Some of the children in well-to-do populations who falter according to the criteria given are probably constrained in their growth by infections and dietary problems, among other factors. Paediatricians in industrialized societies should continue to monitor growth for the same reasons as in developing countries—to identify such children, to assess the possible reasons for their faltering growth, and to recommend appropriate actions. On the other hand, some children may have been classified as faltering because of measurement factors: actual measurement error or day-to-day variation (e.g., differences in weight caused by hydration levels, micturition, and defecation). Still another possibility is that growth may not be linear; healthy children may grow in spurts rather than continuously [19]. In other words, some sporadic growth faltering may have no functional implications, suggesting that, like any diagnostic tool, growth monitoring, as applied in Tamil Nadu, probably picks up a number of false positives.

Ultimately, programme planners must take the availability of resources into account in deciding what percentage of the population can be targeted for special attention or intervention. The application of either of the criteria discussed—weight gain of less than 300 g or of 0 g or less over three months during the second year of life—to Tamil Nadu and Guatemala identifies very large percentages of the population; for many settings, tending to the needs of so many would overwhelm resources. On the other hand, the TINP, an exceptionally well-planned and well-staffed programme, has applied these criteria successfully for many years [14].

Even if one is interested in growth monitoring only as an educational tool for promoting better child care, one should be concerned about a criterion that identifies too many in the population. If the instrument is too all-inclusive, there is little justification for its use, particularly if it requires considerable time and resources to apply.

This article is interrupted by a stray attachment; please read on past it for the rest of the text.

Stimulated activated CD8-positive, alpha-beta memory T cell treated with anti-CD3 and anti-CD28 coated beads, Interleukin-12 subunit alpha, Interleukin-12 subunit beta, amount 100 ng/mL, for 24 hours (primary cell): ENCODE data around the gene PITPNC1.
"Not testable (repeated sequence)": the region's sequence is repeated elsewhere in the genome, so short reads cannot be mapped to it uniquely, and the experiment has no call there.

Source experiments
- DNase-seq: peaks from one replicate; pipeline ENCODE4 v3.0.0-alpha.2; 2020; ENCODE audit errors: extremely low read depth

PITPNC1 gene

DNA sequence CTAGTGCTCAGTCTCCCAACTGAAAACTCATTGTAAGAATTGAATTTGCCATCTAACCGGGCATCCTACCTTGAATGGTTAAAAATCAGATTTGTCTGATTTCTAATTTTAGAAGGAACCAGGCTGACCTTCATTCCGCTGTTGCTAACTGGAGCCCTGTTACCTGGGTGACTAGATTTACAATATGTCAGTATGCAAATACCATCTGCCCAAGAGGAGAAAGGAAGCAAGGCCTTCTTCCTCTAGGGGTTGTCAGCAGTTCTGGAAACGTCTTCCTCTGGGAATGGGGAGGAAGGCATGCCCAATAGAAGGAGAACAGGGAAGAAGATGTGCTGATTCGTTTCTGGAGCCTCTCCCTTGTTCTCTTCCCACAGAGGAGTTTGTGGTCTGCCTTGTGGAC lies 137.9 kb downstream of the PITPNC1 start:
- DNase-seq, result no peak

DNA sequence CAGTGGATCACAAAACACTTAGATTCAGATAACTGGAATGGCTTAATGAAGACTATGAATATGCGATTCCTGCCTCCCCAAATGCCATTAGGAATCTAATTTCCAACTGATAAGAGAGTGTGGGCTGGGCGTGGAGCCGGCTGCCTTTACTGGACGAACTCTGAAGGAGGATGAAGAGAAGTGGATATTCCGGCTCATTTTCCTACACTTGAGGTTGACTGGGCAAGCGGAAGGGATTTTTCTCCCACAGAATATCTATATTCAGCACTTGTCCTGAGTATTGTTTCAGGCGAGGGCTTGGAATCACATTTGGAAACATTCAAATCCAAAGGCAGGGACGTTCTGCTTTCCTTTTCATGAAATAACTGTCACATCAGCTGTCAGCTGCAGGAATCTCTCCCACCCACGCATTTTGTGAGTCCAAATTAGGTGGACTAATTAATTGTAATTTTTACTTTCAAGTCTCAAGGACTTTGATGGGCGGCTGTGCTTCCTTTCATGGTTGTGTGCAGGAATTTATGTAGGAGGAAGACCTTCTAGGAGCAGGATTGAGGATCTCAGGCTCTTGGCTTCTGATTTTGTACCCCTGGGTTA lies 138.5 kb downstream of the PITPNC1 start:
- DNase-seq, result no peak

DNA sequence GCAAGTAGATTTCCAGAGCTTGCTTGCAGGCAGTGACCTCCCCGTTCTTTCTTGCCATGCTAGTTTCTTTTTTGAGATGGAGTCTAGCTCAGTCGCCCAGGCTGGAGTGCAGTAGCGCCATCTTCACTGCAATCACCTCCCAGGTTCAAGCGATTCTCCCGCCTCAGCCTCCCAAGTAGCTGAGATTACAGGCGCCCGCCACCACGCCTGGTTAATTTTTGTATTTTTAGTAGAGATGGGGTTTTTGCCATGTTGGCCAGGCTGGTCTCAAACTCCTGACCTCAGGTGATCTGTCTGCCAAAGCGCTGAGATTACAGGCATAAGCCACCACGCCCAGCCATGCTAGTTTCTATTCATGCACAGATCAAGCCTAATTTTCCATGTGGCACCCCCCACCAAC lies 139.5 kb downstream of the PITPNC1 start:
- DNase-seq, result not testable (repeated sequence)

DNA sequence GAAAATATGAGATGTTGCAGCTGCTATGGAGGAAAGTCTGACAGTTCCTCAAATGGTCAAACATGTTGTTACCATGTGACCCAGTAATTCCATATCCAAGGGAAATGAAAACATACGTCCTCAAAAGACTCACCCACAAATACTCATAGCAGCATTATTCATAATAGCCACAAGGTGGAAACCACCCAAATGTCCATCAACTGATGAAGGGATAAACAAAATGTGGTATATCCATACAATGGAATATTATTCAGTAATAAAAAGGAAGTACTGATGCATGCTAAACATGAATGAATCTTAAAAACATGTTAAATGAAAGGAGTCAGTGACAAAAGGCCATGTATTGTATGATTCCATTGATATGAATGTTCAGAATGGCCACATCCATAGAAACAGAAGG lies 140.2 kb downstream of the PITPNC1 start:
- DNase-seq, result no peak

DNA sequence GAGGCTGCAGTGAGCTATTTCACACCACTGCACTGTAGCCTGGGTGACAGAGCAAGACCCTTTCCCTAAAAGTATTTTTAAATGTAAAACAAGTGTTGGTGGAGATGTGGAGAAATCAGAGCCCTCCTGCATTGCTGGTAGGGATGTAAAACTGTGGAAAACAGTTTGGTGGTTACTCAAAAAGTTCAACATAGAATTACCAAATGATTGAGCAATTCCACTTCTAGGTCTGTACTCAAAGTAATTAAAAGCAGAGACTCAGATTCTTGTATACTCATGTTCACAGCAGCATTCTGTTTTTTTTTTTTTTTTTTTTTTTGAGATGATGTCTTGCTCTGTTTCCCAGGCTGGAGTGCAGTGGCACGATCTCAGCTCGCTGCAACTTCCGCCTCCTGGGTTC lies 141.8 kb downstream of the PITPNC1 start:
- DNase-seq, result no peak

Age should be considered as a targeting criterion. There is a consensus that growth retardation in developing countries is limited to the first two years of life in most populations and up to three years in others [20]. Monitoring the weight of children older than three years would appear to be of less priority in societies where this pattern of growth retardation applies. Therefore, focusing on children under the age of three years may be one way of decreasing the burden of growth monitoring. In addition, a means of identifying the most needy young children may be required, growth monitoring being one possibility.

In summary, the results indicate that commonly used criteria to define growth faltering in developing countries also identify a significant portion of children in developed societies; however, the proportion is two to three times greater in developing countries. Programmes in developing countries should consider selecting criteria that identify only that portion of the population that can be effectively handled. This necessarily implies departing from the simplest guidelines about the trajectory of the growth curve (i.e., whether it is going up, flat, or going down) and using instead guidelines that specify rates of weight gain at different ages, and this may make growth monitoring impractical in many settings.


This study was funded by grant HD22440 from the US National Institutes of Health and grant 9202716-000 from the Pew Charitable Trusts.

Useful comments and suggestions were given by E. Frongillo, M. Latham, D. Pelletier, and M. Ruel.